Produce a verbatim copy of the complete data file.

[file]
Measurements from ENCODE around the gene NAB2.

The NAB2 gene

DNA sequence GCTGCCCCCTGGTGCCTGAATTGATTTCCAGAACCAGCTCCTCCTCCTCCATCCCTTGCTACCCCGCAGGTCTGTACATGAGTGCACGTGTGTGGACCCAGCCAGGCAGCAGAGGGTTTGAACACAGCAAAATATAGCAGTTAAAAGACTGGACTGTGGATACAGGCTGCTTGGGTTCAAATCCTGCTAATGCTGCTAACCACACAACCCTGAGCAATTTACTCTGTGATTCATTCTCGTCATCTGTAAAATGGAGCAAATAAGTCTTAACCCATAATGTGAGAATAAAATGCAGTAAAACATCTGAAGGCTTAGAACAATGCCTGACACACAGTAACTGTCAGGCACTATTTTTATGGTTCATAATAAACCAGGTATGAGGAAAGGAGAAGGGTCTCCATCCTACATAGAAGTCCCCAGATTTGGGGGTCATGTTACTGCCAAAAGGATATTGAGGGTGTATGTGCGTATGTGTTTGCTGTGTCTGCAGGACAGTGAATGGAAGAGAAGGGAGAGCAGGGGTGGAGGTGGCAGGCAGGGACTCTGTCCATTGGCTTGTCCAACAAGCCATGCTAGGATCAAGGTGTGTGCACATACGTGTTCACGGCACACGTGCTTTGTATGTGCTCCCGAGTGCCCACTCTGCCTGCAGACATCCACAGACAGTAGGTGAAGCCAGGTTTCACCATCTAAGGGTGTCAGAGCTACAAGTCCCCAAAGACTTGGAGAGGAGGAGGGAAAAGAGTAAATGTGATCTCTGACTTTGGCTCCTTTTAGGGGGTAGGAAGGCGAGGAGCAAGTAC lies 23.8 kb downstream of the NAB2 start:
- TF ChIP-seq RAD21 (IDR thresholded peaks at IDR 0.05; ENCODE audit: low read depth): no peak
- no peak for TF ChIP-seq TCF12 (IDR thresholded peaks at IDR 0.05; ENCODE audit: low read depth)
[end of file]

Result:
Measurements from ENCODE around the gene NAB2.

The NAB2 gene

DNA sequence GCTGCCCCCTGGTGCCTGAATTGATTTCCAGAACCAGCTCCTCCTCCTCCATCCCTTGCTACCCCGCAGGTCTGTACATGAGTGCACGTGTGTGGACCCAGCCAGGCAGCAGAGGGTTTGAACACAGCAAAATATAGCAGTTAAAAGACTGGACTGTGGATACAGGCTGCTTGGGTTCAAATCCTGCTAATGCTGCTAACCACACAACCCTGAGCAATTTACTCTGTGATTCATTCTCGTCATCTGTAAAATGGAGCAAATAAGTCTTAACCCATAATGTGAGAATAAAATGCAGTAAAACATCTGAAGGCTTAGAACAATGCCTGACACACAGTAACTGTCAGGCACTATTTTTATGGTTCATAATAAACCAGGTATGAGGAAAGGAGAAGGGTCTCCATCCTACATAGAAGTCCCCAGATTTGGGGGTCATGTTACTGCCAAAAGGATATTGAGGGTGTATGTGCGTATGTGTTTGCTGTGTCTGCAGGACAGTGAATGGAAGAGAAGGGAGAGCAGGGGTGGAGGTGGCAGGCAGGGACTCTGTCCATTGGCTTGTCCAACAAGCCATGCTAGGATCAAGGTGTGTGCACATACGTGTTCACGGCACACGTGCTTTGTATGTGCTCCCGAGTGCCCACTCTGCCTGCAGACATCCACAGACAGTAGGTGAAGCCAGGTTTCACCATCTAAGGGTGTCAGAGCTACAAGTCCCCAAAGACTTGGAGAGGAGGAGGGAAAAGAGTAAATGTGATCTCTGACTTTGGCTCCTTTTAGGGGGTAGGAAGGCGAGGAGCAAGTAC lies 23.8 kb downstream of the NAB2 start:
- TF ChIP-seq RAD21 (IDR thresholded peaks at IDR 0.05; ENCODE audit: low read depth): no peak
- no peak for TF ChIP-seq TCF12 (IDR thresholded peaks at IDR 0.05; ENCODE audit: low read depth)